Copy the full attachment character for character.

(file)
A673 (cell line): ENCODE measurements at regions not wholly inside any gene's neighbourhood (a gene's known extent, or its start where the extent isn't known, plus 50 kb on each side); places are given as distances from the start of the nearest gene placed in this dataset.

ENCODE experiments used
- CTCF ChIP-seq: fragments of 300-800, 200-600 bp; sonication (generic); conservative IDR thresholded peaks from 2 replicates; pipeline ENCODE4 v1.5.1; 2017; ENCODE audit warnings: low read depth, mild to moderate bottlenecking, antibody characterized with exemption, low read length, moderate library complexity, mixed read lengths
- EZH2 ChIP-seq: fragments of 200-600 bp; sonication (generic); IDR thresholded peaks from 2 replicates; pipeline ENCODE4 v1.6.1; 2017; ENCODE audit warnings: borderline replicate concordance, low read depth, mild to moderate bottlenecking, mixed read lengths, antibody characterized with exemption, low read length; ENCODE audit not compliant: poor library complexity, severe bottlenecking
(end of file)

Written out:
A673 (cell line): ENCODE measurements at regions not wholly inside any gene's neighbourhood (a gene's known extent, or its start where the extent isn't known, plus 50 kb on each side); places are given as distances from the start of the nearest gene placed in this dataset.

ENCODE experiments used
- CTCF ChIP-seq: fragments of 300-800, 200-600 bp; sonication (generic); conservative IDR thresholded peaks from 2 replicates; pipeline ENCODE4 v1.5.1; 2017; ENCODE audit warnings: low read depth, mild to moderate bottlenecking, antibody characterized with exemption, low read length, moderate library complexity, mixed read lengths
- EZH2 ChIP-seq: fragments of 200-600 bp; sonication (generic); IDR thresholded peaks from 2 replicates; pipeline ENCODE4 v1.6.1; 2017; ENCODE audit warnings: borderline replicate concordance, low read depth, mild to moderate bottlenecking, mixed read lengths, antibody characterized with exemption, low read length; ENCODE audit not compliant: poor library complexity, severe bottlenecking